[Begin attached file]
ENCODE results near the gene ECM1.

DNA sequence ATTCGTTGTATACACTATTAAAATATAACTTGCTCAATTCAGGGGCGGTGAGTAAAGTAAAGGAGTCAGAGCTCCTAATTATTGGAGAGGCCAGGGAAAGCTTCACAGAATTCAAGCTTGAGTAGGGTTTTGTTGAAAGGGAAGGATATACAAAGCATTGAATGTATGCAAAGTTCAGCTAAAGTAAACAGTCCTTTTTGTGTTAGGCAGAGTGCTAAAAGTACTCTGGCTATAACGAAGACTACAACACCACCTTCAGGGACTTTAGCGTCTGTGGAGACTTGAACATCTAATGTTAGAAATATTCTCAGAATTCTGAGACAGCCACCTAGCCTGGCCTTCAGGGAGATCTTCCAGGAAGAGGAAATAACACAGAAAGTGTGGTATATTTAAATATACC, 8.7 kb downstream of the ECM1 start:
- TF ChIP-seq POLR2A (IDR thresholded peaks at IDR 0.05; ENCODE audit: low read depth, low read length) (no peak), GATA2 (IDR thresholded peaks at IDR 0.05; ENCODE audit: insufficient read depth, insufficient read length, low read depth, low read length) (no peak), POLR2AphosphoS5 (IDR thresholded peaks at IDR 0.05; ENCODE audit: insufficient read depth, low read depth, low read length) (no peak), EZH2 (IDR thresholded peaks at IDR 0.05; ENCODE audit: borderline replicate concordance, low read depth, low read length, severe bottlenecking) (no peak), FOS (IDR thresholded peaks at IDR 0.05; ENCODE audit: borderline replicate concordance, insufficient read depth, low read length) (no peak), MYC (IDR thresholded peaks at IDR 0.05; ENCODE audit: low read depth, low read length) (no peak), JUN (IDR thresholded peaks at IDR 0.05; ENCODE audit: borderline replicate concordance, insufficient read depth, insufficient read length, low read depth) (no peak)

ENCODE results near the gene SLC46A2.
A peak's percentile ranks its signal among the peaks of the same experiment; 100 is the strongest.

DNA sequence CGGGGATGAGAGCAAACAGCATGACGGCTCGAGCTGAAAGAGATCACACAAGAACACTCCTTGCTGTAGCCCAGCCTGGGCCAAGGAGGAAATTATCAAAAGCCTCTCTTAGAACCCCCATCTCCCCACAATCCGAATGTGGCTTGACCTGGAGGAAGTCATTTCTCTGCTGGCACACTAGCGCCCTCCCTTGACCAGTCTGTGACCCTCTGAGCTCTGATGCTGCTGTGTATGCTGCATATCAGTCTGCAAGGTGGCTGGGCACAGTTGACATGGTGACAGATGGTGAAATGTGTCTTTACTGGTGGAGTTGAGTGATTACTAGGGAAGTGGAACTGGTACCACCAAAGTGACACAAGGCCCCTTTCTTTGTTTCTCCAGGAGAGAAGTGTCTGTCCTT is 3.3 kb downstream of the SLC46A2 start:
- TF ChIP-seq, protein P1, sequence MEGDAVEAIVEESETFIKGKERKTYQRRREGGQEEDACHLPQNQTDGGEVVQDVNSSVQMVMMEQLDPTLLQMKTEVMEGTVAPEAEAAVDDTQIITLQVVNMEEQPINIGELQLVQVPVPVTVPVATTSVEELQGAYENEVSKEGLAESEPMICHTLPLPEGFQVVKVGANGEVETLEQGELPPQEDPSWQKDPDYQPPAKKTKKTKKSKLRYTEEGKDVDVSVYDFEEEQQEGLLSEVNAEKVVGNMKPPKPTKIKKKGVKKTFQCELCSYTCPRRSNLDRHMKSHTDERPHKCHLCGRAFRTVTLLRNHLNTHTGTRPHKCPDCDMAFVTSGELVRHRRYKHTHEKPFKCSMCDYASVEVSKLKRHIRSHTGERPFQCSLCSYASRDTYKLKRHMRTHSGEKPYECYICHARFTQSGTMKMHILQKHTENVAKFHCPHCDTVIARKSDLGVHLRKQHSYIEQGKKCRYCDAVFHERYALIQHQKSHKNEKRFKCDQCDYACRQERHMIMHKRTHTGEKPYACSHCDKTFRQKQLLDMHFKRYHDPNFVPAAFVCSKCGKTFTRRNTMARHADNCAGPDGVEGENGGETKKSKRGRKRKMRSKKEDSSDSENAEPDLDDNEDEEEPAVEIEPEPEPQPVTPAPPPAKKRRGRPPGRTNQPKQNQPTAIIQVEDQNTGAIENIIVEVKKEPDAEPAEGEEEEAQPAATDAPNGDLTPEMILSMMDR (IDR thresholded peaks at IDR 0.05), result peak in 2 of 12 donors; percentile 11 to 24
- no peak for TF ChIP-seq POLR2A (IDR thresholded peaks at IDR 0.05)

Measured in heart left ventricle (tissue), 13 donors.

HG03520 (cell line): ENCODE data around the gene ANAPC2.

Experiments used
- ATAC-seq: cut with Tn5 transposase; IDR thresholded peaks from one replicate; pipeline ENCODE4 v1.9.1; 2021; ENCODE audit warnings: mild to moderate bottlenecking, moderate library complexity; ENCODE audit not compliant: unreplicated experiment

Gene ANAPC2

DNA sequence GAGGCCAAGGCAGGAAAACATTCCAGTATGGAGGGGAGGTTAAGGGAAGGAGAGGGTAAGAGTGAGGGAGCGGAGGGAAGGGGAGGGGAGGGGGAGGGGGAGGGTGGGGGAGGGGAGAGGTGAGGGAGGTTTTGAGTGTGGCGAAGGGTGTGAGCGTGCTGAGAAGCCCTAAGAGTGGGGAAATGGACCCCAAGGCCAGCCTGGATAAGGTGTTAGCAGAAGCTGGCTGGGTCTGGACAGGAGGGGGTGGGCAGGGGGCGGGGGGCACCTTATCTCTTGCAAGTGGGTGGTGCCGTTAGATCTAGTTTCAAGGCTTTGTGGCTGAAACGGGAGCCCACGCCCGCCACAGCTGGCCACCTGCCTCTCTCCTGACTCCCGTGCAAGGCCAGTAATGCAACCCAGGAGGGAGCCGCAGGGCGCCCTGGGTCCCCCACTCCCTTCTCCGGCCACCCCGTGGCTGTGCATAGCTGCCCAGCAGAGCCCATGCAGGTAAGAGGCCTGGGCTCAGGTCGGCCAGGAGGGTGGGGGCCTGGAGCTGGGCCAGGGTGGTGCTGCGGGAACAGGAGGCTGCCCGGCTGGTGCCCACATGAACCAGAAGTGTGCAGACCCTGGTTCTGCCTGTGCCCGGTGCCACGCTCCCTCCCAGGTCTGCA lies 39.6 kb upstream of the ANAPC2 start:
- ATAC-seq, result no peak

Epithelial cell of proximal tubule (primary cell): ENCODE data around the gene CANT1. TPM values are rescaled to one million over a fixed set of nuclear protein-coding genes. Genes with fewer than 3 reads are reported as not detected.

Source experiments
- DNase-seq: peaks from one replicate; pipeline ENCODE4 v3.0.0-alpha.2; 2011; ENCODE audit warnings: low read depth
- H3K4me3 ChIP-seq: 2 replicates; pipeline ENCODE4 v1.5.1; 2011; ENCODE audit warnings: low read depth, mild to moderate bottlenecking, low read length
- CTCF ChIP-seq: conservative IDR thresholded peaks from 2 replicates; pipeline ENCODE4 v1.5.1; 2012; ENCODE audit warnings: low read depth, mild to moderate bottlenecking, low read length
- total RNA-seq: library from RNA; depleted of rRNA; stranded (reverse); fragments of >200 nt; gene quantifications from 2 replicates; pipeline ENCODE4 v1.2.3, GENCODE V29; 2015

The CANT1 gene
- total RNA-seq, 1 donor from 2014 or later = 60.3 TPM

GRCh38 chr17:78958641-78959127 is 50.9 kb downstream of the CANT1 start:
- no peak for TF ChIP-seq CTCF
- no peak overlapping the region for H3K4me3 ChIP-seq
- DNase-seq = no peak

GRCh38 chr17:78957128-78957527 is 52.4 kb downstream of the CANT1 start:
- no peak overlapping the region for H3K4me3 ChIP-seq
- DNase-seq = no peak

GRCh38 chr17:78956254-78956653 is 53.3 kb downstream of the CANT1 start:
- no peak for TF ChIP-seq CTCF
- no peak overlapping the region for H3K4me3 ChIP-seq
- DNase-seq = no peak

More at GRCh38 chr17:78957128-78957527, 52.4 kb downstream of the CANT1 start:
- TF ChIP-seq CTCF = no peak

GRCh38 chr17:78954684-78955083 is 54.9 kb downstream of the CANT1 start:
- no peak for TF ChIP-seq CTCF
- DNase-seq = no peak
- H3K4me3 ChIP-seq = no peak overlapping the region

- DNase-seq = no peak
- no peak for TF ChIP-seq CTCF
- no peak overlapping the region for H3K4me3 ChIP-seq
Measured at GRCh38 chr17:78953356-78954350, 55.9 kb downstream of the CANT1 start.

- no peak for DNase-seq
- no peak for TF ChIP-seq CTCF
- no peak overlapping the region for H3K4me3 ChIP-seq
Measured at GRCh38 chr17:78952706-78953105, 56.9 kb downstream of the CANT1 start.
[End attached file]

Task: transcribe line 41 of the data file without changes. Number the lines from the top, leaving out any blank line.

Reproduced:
- DNase-seq = no peak